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BASEBALL: Anthony Bass gives back
MLB pitcher remembers Downriver, WSU roots
Trenton grad Anthony Bass, now a pitcher for the Major League San Diego Padres, will host a pitching camp at Wayne State University Jan. 26. Bass, who was an award-winning pitcher during his three years at WSU, will work on fundamentals and drills with the campers. The camp is open to players in grades third through 12th and the registration deadline is Jan. 21. The cost is $65 per player. To sign up, go to the athletics portion of the Wayne State website at www.wayne.edu.
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The saying is true for Wayne State graduate, Anthony Bass.
“Wayne State has done more than I can ever do to repay them for the chance to play baseball at the collegiate level,” he said.
Bass, who graduated from Trenton, now plays Major League Baseball for the San Diego Padres.
Bass, a pitcher, has been playing baseball since he was five years old has been pitching as long as he can remember, although as a youngster he did play shortstop or second base when he wasn’t on the mound.
His earliest memory of the game was when he was just five years old and was watching the Tigers on the television in his parent’s kitchen. The game caught his attention and he asked his dad to play catch.
“Without hesitation, he stopped what he was doing and we started playing catch with a tennis ball,” Bass said. “I fell in love with the game.”
During his time at Wayne State, Bass studied finance and made quite the impression on the baseball field in his three-year career there.
Bass recorded numerous impressive statistics and ranks in the top 10 all-time in many categories, including, second in strikeout/walk ratio (3.38), third in victories (21), tied for third in winning percentage (.700), fourth in strikeouts (206), seventh in starts (33), eighth in innings pitched (213.0) and tied for 10th in complete games (14).
In 2008, Bass was named to the Rawlings/ABCA All-America First Team as well as the NCBWA All-America third team.
He was also named to the Daktronics, Inc and Rawlings/ABCA All-Region first teams, where he earned Pitcher of the Year as well as the Gold Glove for outstanding defense.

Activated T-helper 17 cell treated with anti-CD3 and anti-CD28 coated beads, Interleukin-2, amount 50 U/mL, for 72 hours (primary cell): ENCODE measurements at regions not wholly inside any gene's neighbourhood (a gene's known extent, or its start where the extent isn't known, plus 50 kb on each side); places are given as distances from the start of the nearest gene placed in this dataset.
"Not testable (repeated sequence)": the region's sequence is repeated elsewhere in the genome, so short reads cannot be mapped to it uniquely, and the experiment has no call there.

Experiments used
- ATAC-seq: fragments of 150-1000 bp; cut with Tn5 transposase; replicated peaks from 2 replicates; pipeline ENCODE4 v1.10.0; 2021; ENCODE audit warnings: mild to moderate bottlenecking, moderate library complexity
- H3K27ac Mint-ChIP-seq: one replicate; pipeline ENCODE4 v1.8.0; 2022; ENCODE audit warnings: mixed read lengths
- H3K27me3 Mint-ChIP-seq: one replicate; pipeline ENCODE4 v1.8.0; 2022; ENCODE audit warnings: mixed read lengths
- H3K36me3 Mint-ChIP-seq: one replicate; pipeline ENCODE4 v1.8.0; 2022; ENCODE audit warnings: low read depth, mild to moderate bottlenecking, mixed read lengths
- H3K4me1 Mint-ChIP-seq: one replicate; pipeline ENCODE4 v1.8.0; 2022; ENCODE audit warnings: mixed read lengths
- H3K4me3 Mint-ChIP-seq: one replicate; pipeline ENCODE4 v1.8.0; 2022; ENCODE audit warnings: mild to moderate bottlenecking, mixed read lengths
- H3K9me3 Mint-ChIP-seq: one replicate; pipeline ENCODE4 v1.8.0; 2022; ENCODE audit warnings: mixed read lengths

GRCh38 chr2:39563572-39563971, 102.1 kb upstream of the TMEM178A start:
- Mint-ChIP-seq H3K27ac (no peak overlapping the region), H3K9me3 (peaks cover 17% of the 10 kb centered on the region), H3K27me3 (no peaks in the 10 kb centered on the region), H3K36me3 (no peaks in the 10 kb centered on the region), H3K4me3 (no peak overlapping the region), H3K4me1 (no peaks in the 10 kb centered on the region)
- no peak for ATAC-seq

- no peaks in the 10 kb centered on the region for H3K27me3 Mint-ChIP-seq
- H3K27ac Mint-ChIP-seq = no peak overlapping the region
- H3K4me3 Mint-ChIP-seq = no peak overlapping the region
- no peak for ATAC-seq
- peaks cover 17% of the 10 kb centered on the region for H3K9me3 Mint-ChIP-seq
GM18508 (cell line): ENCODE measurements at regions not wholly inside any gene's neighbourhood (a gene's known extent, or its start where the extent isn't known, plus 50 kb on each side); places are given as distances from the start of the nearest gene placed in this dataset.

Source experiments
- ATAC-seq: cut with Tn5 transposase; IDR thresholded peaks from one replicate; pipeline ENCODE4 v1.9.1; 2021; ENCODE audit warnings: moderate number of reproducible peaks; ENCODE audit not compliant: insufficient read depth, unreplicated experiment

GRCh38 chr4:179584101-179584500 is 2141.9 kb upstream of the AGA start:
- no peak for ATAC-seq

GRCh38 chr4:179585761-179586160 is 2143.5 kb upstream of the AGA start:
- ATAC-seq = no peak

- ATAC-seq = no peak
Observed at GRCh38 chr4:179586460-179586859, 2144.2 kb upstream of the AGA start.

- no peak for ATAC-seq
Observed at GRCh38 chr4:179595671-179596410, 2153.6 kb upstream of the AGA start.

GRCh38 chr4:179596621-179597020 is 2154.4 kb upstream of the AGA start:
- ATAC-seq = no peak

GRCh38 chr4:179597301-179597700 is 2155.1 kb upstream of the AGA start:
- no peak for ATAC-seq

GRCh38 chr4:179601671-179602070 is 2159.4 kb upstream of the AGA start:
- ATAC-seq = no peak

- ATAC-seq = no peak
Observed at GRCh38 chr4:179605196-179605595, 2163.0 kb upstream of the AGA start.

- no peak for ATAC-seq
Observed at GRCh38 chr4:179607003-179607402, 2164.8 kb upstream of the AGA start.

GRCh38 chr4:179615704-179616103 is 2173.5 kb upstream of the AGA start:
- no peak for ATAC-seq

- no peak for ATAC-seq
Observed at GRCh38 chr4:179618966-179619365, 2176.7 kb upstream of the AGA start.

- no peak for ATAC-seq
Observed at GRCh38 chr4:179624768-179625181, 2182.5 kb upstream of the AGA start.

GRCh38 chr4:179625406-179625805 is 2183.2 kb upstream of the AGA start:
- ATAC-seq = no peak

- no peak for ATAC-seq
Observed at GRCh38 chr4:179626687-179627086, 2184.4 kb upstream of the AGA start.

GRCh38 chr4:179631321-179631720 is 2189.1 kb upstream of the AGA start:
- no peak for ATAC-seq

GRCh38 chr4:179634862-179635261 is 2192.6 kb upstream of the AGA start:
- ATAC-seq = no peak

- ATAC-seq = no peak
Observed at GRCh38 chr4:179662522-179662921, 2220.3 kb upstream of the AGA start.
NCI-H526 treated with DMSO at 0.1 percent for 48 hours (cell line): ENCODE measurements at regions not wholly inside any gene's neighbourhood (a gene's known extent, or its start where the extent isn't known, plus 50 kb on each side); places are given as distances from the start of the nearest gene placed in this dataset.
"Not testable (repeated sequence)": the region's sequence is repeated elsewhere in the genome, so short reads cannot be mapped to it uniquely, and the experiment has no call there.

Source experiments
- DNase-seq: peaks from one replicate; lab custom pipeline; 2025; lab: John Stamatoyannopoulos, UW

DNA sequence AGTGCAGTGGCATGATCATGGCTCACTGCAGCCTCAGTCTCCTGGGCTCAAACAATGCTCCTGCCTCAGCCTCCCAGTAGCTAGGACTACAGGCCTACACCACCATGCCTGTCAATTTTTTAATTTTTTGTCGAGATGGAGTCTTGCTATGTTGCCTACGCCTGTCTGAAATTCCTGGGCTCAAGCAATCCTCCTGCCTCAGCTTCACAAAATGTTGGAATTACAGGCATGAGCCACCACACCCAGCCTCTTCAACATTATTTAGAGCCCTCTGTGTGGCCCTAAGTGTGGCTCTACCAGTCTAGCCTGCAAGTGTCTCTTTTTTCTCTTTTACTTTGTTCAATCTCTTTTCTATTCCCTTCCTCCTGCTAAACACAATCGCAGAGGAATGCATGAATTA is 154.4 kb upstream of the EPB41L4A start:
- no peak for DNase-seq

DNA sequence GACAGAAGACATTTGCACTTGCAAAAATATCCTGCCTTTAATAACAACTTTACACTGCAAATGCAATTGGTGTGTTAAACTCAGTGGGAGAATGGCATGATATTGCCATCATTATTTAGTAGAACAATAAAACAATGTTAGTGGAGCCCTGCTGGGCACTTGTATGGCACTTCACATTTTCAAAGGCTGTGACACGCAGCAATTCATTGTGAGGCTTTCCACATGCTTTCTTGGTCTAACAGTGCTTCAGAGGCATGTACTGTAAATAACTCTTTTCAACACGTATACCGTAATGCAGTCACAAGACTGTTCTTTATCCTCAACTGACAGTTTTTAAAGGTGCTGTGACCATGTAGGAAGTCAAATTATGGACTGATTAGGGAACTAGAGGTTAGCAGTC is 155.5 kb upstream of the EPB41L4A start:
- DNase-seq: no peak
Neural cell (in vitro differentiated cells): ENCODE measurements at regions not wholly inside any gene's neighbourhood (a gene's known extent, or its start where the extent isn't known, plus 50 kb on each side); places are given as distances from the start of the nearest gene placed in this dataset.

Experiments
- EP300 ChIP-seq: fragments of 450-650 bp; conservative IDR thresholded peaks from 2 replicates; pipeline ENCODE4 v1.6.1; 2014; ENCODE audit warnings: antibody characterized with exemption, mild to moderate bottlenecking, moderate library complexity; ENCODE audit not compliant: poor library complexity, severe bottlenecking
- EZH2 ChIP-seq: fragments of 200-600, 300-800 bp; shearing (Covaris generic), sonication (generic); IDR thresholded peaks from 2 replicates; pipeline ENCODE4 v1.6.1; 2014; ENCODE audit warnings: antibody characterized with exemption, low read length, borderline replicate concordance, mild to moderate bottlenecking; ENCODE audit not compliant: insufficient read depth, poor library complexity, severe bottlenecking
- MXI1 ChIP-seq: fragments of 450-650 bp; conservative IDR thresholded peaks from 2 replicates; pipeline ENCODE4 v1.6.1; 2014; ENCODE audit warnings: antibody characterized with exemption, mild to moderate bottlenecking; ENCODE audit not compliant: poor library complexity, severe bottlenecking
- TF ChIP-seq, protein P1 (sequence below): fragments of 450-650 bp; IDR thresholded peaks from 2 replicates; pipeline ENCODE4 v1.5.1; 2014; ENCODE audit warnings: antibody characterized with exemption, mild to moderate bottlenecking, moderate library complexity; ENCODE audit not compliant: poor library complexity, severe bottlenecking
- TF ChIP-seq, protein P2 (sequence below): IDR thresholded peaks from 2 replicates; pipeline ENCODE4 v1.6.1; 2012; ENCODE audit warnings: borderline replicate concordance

Bass was also named the GLIAC Conference Pitcher of the Year.
Ryan Kelley has been coaching baseball at Wayne State since the 2003 NCAA season and was Bass’ pitching coach during his collegiate career.
Kelley’s overall impression of Bass has always been high. He believes that to advance to higher levels, while talent is important, it is more about how you use the talent and make adjustments.
“Anthony has a world of talent athletically,” Kelley said. “Yet, I have always been impressed by his mental make-up. Combining his physical abilities with his mindset has been a remarkable experience to witness.
“His success on and off the field is a sincere result of his mental toughness, work ethic, determination to succeed and ability to push forward.”
Kelley enjoyed the opportunity to witness Bass’s success both on and off the field and admires him for his team-first attitude and his efforts.
“He never let the major league mentality and bright lights get the best of him,” Kelley said. “He is a man who is always thankful to those who helped him along his path.”
In 2008, Bass was drafted in the fifth round to the Padres and has pitched for the team the past two seasons after making his MLB debut June 13, 2011.
When Bass was drafted by San Diego, he said he knew that the task ahead of him was not going to be an easy one and that he had to stay focused in order to conquer his dreams of playing in the MLB.
The day of his debut happened fast and Bass was nervous but pushed through.